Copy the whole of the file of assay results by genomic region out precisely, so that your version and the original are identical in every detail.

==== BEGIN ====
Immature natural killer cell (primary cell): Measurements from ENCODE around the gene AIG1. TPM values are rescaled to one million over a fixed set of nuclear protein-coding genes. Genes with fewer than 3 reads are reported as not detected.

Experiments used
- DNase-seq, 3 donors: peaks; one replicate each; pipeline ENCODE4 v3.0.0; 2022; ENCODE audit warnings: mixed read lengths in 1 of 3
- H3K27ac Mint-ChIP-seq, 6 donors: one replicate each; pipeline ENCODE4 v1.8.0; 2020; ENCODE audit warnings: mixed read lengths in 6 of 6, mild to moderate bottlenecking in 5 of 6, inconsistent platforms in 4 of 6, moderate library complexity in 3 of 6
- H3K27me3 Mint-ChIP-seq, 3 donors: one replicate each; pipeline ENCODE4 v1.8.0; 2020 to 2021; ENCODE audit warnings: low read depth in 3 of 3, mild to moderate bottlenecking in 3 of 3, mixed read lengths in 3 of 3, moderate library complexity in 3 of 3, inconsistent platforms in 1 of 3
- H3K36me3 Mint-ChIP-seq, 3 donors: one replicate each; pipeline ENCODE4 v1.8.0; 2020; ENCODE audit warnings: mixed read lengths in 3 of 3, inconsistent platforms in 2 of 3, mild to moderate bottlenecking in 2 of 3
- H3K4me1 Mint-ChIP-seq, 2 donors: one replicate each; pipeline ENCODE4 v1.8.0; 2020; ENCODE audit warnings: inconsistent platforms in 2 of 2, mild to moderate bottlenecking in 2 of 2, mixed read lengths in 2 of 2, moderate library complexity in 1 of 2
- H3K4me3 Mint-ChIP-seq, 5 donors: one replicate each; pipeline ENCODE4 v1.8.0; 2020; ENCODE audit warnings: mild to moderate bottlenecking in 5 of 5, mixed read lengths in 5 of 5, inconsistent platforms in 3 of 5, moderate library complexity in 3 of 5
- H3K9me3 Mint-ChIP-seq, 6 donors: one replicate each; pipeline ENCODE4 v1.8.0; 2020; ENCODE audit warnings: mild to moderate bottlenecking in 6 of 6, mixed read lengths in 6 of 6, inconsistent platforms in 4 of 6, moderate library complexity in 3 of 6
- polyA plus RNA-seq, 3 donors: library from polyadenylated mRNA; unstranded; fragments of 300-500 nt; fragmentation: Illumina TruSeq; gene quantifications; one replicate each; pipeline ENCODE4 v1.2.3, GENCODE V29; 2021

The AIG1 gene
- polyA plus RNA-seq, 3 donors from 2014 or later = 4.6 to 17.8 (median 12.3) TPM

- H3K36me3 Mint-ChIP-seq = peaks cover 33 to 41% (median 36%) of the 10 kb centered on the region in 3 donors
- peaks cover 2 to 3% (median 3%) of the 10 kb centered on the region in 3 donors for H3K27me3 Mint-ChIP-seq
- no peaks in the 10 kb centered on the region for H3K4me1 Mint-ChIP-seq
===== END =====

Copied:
Immature natural killer cell (primary cell): Measurements from ENCODE around the gene AIG1. TPM values are rescaled to one million over a fixed set of nuclear protein-coding genes. Genes with fewer than 3 reads are reported as not detected.

Experiments used
- DNase-seq, 3 donors: peaks; one replicate each; pipeline ENCODE4 v3.0.0; 2022; ENCODE audit warnings: mixed read lengths in 1 of 3
- H3K27ac Mint-ChIP-seq, 6 donors: one replicate each; pipeline ENCODE4 v1.8.0; 2020; ENCODE audit warnings: mixed read lengths in 6 of 6, mild to moderate bottlenecking in 5 of 6, inconsistent platforms in 4 of 6, moderate library complexity in 3 of 6
- H3K27me3 Mint-ChIP-seq, 3 donors: one replicate each; pipeline ENCODE4 v1.8.0; 2020 to 2021; ENCODE audit warnings: low read depth in 3 of 3, mild to moderate bottlenecking in 3 of 3, mixed read lengths in 3 of 3, moderate library complexity in 3 of 3, inconsistent platforms in 1 of 3
- H3K36me3 Mint-ChIP-seq, 3 donors: one replicate each; pipeline ENCODE4 v1.8.0; 2020; ENCODE audit warnings: mixed read lengths in 3 of 3, inconsistent platforms in 2 of 3, mild to moderate bottlenecking in 2 of 3
- H3K4me1 Mint-ChIP-seq, 2 donors: one replicate each; pipeline ENCODE4 v1.8.0; 2020; ENCODE audit warnings: inconsistent platforms in 2 of 2, mild to moderate bottlenecking in 2 of 2, mixed read lengths in 2 of 2, moderate library complexity in 1 of 2
- H3K4me3 Mint-ChIP-seq, 5 donors: one replicate each; pipeline ENCODE4 v1.8.0; 2020; ENCODE audit warnings: mild to moderate bottlenecking in 5 of 5, mixed read lengths in 5 of 5, inconsistent platforms in 3 of 5, moderate library complexity in 3 of 5
- H3K9me3 Mint-ChIP-seq, 6 donors: one replicate each; pipeline ENCODE4 v1.8.0; 2020; ENCODE audit warnings: mild to moderate bottlenecking in 6 of 6, mixed read lengths in 6 of 6, inconsistent platforms in 4 of 6, moderate library complexity in 3 of 6
- polyA plus RNA-seq, 3 donors: library from polyadenylated mRNA; unstranded; fragments of 300-500 nt; fragmentation: Illumina TruSeq; gene quantifications; one replicate each; pipeline ENCODE4 v1.2.3, GENCODE V29; 2021

The AIG1 gene
- polyA plus RNA-seq, 3 donors from 2014 or later = 4.6 to 17.8 (median 12.3) TPM

- H3K36me3 Mint-ChIP-seq = peaks cover 33 to 41% (median 36%) of the 10 kb centered on the region in 3 donors
- peaks cover 2 to 3% (median 3%) of the 10 kb centered on the region in 3 donors for H3K27me3 Mint-ChIP-seq
- no peaks in the 10 kb centered on the region for H3K4me1 Mint-ChIP-seq